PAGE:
Saturday, February 25, 2012

Co-Owner of Home Health Agency and DME Company Sentenced to 96 Months In L.A. Federal Heath Care Fraud Case

On February 13, 2012, U.S. District Judge Stephen V. Wilson sentenced Evans Oniha, the co-owner of two Los Angeles-area health care companies, to 96 months in prison following a federal jury trial in the Central District of California in which the jury found Mr. Oniha guilty of one count of conspiracy to commit health care fraud, four counts of health care fraud and one count of false statements relating to health care matters. Mr. Oniha's jury trial was in July 2011. Judge Wilson also ordered Mr. Oniha to pay $7 million in restitution and to serve three years of supervised release following his prison term.

This case arose out of an investigation into power wheelchairs being billed to Medicare by Mr. Oniha's company.  This was an illegal marketing case since the companies used marketers that did not comply with STARK or Anti-Kickback laws. Mr. Oniha and his co-defendant are both originally from Nigeria. 

According to court documents, in 2002, Mr. Oniha and his co-defendant Camillus Ehigie founded and began operating Prosperity Home Health Services Inc., a home health agency, and Caravan Medical Supplies Inc., a durable medical equipment (DME) company. According to testimony presented at trial, from October 2002 to February 2011, Mr. Oniha, Mr. Ehigie and others payed “marketers” for Medicare beneficiary information, fraudulent prescriptions and other documents for DME and home health services. 

Testimony at trial showed that the marketers were individuals who acquired patient Medicare numbers and doctors’ prescriptions and sold them to Mr. Oniha. Mr. Oniha used these documents to submit and cause the submission of claims to Medicare for DME and home health services that were not medically necessary and that often were not provided to Medicare beneficiaries. In many cases, the services were provided to beneficiaries but under the laws, if there is illegal marketing the claim becomes a false claim especially where there is no medical necessity.

Prosperity submitted approximately $8 million in claims to Medicare for home health services. The DME company Caravan submitted approximately $5.8 million in claims to Medicare.

The co-defendant Mr. Ehigie pleaded guilty during trial -- two days before the jury came back with guilty verdicts on Mr. Oniha. Mr. Ehigiie plead guilty to 11 counts of health care fraud, one count of conspiracy to commit health care fraud, one count of making false statements in a federal health care investigation, and one count of obstructing a criminal health care investigation. Mr. Ehigie is scheduled to be sentenced on July 9, 2012.

Attorney Commentary: I received a call this week from a reporter who is doing a piece on health care fraud and commented how there is more fraud than ever. I replied to him that many of these cases are old and are being prosecuted before the statute of limitations run. This case, for example, goes back to 2002 and the investigation was pending for several years before charges were filed.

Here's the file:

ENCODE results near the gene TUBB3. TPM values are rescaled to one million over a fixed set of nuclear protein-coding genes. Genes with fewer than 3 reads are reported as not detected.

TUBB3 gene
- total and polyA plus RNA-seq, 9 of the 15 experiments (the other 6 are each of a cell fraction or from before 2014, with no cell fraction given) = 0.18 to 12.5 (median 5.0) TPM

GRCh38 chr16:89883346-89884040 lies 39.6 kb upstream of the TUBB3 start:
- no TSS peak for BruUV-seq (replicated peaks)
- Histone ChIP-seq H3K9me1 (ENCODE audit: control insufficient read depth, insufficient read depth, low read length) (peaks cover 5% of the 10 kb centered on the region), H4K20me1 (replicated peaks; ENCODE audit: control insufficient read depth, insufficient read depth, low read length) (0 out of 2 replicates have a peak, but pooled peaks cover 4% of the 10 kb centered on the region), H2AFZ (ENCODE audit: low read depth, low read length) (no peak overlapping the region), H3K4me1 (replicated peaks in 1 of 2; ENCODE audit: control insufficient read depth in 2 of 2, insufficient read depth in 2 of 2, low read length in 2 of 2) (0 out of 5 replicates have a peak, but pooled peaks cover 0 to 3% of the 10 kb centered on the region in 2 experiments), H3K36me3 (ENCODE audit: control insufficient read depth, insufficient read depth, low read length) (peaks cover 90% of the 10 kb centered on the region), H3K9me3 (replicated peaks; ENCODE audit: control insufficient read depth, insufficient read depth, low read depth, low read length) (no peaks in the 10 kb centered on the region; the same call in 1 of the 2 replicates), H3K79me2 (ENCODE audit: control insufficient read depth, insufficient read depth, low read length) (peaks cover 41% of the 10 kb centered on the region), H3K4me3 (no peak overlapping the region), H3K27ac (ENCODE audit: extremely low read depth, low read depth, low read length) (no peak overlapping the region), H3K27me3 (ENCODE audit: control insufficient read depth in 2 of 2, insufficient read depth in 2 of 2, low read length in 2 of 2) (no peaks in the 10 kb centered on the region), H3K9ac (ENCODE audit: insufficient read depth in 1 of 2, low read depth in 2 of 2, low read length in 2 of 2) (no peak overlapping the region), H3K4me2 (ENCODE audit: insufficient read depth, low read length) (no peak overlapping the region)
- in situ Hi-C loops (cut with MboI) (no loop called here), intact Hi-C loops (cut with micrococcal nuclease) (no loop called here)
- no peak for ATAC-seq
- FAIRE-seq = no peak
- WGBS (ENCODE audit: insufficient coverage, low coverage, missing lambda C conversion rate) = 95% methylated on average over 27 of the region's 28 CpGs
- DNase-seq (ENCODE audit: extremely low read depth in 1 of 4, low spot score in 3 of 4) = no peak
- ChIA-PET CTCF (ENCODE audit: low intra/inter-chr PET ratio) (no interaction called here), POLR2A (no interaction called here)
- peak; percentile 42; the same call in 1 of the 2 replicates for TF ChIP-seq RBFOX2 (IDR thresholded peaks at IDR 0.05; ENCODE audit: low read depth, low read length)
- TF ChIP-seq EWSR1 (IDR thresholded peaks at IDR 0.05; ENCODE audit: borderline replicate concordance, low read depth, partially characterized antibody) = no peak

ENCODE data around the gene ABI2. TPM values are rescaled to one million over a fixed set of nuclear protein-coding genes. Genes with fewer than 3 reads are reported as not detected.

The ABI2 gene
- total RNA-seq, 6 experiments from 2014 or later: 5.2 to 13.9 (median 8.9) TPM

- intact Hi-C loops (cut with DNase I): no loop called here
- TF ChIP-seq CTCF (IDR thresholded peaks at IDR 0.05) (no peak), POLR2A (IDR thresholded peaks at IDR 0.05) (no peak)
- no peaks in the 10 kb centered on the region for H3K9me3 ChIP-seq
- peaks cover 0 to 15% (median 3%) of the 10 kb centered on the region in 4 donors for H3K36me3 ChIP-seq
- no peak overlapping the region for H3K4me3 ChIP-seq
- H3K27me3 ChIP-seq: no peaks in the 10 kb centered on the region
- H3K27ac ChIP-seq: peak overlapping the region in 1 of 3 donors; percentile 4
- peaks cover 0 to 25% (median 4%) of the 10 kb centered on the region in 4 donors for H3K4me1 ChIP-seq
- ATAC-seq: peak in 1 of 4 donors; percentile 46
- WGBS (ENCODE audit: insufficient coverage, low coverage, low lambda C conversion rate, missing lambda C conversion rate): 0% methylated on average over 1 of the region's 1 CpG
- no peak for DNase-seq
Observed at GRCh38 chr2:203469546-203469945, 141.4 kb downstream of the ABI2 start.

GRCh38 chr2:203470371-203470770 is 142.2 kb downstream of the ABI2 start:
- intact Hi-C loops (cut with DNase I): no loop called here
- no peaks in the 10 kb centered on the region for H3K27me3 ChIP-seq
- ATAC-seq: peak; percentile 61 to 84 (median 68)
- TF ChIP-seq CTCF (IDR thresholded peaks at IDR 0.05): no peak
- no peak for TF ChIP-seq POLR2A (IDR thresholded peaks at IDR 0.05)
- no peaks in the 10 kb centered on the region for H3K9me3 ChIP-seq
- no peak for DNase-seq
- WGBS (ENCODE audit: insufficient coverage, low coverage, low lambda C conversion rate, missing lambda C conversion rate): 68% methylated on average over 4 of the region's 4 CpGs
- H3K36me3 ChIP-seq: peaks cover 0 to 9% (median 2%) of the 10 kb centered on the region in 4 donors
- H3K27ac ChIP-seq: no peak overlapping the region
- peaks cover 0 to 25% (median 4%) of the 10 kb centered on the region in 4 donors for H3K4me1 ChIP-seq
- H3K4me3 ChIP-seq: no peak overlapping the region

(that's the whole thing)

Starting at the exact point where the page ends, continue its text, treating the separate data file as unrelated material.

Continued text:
I mention in the article that the individuals here were from Nigeria. One of the issues in many health care fraud cases are that the individuals are originally from other countries who open health care businesses here and have no idea of the rules and regulations that govern the industry. There is almost universally no consultation with attorneys in setting up the businesses or implementing marketing plans.

In some cases, the patients received the services or DME and the defendants naively believe that just because the services or products were provided it means that there cannot be a viable health care fraud case. They do not understand that if there is illegal marketing that alone will be enough to sustain a conviction. They also fail to appreciate that when they pay marketers, those marketers will have often done illegal tactics themselves in order to secure patients (pay patients, coach patients on what to say, etc.) It is often difficult representing these unsophisticated defendants because they cannot understand how this can be a "fraud" case.

It would be very helpful for the government to require any one receiving a Medicare or Medi-Cal / Medicaid provider number to undergo a required training in the laws and regulations. When a Medicare application is submitted a signature is required stating that the person is familiar with the laws and regulations and agrees to follow them, but that would be difficult since the laws are complex and changing and even lawyers struggle to stay up with the laws. 

Posted by Tracy Green, Esq. Please email Ms. Green at or call her at 213-233-2260 to schedule a complimentary 15-minute consultation.

The firm focuses its practice on the representation of licensed professionals, individuals and businesses in civil, business, administrative and criminal proceedings. They have a specialty in representing licensed health care providers and in health care fraud related matters in Los Angeles, California and throughout the state and country. Their website is:


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